Binance, the major cryptocurrency exchange, has announced the resumption of user registration and access in Belgium. This comes after the Financial Services and Markets Authority (FSMA) ordered the suspension of Binance’s services in June.
The FSMA stated that Binance was providing exchange and custody wallet services in Belgium from non-European Economic Area countries, which violated regulatory prohibitions.
The FSMA ordered Binance to halt its crypto exchange and custody wallet services in Belgium, citing violations of Anti-Money Laundering and Combating the Financing of Terrorism requirements. It suggested that Binance could continue operations in Belgium through a legal entity governed by the law of another EEA member state, which includes Poland.
On September 25, Binance, the world’s largest cryptocurrency exchange in terms of trading volume, announced the reopening of new customer registrations and access to its products and services in Belgium.
This development follows Binance’s establishment of a Polish entity in late August, specifically designed to serve clients in Belgium while complying with regulatory requirements
Following the order from the Belgian FSMA to cease certain services in Belgium, on August 28, Binance announced that its entity in Poland registered as Binance Poland sp. z o.o., will be providing services to residents of Belgium.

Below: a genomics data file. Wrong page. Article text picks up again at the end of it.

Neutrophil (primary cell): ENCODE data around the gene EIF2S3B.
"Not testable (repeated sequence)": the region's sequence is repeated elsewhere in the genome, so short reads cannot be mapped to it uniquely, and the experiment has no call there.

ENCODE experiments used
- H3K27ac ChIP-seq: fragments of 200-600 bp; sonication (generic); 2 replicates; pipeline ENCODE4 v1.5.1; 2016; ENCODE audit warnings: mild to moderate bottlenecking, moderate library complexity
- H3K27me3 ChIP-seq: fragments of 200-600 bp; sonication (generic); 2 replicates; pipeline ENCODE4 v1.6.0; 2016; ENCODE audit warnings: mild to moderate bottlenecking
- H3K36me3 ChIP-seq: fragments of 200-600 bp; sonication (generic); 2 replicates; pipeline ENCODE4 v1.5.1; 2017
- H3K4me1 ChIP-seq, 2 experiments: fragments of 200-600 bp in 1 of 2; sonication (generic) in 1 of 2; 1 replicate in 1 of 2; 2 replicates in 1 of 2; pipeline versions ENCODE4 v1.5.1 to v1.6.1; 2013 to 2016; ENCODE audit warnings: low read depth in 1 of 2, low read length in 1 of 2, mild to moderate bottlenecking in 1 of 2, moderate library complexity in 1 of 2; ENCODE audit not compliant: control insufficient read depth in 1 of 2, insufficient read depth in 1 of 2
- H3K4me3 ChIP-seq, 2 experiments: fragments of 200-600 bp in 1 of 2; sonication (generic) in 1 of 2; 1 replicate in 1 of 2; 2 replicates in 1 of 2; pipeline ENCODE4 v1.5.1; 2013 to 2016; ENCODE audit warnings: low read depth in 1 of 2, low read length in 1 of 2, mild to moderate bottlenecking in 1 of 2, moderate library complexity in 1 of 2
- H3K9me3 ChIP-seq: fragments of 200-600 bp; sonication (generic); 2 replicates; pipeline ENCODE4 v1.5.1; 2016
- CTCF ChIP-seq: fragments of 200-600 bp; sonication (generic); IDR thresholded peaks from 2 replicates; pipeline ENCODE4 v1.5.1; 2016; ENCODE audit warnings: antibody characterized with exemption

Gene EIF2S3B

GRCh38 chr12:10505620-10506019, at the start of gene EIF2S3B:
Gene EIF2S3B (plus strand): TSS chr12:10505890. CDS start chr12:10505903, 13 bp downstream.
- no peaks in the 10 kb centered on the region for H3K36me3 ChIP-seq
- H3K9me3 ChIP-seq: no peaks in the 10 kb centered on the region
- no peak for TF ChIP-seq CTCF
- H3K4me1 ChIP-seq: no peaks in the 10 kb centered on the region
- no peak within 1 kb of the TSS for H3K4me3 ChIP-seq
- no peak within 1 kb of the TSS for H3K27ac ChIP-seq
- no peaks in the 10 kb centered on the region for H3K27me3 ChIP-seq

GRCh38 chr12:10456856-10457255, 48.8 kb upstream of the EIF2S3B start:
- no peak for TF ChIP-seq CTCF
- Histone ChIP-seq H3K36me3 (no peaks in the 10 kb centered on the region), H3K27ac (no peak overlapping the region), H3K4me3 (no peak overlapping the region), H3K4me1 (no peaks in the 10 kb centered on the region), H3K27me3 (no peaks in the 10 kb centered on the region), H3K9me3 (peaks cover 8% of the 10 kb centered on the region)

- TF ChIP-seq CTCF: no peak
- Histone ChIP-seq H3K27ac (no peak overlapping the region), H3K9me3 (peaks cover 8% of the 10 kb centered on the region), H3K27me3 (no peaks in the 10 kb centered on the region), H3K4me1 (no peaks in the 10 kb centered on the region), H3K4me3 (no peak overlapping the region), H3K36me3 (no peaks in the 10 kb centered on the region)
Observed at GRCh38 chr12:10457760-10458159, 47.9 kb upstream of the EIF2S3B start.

This move complies with “regulatory obligations.” Some users seeking services on the exchange were required to submit documentation in line with Poland’s Know Your Customer requirements rather than Belgium’s.
Binance Navigates Regulatory Landscape: From Delisting Stablecoins to Adapting to MiCA
Binance, as a global cryptocurrency exchange operating in various countries, has faced regulatory challenges since its inception.
In July, it suspended services for Dutch users due to the lack of a virtual asset service provider license. Additionally, Binance, Binance.US, and CEO Changpeng Zhao are currently dealing with a lawsuit filed by the United States Securities and Exchange Commission (SEC).
The Markets in Crypto-Assets (MiCA) legislation, intended to establish a consistent regulatory framework for crypto assets among European Union member states, is scheduled to take effect in 2024 after approval by policymakers. Currently, the framework is in a consultative phase, seeking feedback on technical standards.
In response to these evolving regulations, Binance announced plans to delist stablecoins for the European market by June 2024 during a public hearing with the European Banking Authority (EBA).
Binance’s decision to delist stablecoins is part of its compliance efforts, and other companies and nations have also made adjustments to meet new standards. France, for example, updated its crypto licensing regulations to align with MiCA in August.
It’s worth noting that Binance has reversed decisions related to asset delisting in the past, as demonstrated by its reversal of the delisting of privacy coins in Europe in June. This change was driven by adjustments in its operations to comply with European Union standards and feedback from its community and various projects.
This article first appeared at Cryptonews